Sports betting one step closer to happening in Mississippi
MISSISSIPPI (WLOX) - New regulations regarding sports betting in Mississippi casinos are now in the public realm. The Mississippi Gaming Commission voted Thursday to allow for a 30-day comment period on the regulations.
The action comes less than one week after the U.S. Supreme Court ruled to allow sports betting in all states that have legal gaming.
The MGC passed a unanimous vote Thursday to publish the new regulations, which are 21 pages long. According to gaming commission executive director Allen Godfrey, there are some highlights.
"You have to be on premiss to place a wager. We're talking about reserve accounts for wagers made," explained Godfrey. "What is allowed to be bet on, which is professional and collegiate sports."
But college sports officials have expressed concern over betting on teams.
To that, Godfrey responded: "All these games have been bet on and are continuing to be on illegally so I'm not certain why it's any different because a state or two or five now have it legal."
With it now being legal, it's created a new buzz in the industry.
"We're excited because, one, it's a new revenue stream but also what it does for our existing gaming business, for our hotel revenues, for our restaurant and beverage revenues," said Jonathan Jones with Harrah's Gulf Coast. "And then just being the first mover regionally for awhile."
It could also mean a different type of casino player. That's the opinion of Michael Bruffey with the Island View Casino.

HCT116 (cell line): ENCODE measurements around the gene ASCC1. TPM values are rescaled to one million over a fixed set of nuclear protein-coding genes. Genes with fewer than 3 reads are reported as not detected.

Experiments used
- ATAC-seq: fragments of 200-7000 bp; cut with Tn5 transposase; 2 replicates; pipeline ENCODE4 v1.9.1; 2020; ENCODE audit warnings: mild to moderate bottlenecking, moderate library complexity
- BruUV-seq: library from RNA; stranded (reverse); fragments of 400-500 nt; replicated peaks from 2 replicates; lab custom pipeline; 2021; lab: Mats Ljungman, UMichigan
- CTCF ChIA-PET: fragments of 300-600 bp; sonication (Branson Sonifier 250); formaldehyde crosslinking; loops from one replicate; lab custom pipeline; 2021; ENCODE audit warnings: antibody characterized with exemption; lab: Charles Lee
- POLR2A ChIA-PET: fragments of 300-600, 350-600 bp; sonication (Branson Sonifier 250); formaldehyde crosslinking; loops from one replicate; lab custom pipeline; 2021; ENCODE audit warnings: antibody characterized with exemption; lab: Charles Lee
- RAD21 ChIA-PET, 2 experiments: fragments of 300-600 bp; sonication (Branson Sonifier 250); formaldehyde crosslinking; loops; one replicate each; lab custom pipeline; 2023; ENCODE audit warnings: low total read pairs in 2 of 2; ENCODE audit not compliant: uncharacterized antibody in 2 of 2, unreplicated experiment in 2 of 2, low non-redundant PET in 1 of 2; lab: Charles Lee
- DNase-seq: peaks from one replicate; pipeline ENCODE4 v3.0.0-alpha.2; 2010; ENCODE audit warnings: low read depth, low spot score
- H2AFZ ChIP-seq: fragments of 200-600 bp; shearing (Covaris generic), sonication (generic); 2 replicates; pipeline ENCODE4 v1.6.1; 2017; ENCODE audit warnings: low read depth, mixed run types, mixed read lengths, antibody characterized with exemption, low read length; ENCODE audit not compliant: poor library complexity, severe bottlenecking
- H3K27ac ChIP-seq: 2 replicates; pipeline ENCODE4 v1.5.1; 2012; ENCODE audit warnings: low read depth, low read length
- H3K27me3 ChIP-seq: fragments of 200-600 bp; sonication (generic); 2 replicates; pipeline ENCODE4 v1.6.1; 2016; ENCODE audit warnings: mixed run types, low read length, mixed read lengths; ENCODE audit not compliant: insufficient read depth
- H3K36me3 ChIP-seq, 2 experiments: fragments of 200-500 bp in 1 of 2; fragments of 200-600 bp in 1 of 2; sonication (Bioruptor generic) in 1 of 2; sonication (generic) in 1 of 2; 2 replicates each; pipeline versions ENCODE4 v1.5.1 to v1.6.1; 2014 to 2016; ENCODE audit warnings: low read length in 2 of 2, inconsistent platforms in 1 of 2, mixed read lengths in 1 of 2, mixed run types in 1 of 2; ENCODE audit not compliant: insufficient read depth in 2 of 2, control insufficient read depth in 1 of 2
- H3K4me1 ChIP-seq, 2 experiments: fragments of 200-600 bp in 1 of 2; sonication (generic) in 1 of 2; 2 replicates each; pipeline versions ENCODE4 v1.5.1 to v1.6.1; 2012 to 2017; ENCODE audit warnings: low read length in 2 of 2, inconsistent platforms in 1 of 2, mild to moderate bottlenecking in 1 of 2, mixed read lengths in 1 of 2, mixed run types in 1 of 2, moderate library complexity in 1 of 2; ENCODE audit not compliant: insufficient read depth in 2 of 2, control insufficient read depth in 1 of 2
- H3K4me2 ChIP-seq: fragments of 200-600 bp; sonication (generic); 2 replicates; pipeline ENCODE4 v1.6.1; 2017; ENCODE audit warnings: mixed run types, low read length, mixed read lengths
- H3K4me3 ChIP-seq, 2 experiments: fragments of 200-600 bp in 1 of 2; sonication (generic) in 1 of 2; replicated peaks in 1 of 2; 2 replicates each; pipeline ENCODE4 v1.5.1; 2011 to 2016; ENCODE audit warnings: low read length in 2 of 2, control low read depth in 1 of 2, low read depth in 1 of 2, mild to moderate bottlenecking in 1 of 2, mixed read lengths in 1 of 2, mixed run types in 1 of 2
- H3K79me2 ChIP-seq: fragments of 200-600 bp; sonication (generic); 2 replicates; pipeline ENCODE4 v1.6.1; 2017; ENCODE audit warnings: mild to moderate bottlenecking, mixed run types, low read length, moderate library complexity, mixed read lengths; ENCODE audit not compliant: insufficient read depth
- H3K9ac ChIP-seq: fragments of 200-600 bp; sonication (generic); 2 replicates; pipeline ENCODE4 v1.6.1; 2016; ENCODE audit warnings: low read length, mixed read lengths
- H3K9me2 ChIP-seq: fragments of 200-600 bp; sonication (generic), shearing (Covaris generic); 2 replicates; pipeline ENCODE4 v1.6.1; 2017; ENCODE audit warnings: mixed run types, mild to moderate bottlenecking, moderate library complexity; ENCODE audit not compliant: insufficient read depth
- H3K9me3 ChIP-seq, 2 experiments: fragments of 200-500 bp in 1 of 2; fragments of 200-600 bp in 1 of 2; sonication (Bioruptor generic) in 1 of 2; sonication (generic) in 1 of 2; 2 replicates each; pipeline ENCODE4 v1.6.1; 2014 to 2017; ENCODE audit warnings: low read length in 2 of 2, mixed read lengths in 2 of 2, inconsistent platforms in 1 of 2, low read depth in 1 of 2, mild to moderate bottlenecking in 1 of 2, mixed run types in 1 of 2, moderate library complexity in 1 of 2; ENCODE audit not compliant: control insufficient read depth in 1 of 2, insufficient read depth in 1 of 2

"Sports betting is something that obviously a lot of people enjoy," he said. "We pack stadiums with 100,000 seats and I think people, just in general are going to have a lot of fun coming to the casino and being able to wager on their favorite team."
One of the reasons Mississippi's gaming industry has been so successful for the past 26 years is the relatively low tax rate, which is one of the lowest in the nation. Will that stay the same when legalized sports betting comes?
If there are changes, it will come from state lawmakers, but that's not likely if Godfrey has a say.
"Should they ask for my recommendation, I would say it should be treated just like any other game and tax it at its normal 12%, 8% for the state and 4% to the local," said Godfrey.
The gaming commission could vote on the new regulations at next month's meeting, following the 30-day comment period. Officials expect a seamless transition into sports betting, and the first wager could be put down by late summer, just before the NFL season kicks off.
Read the proposed regulations in full here:
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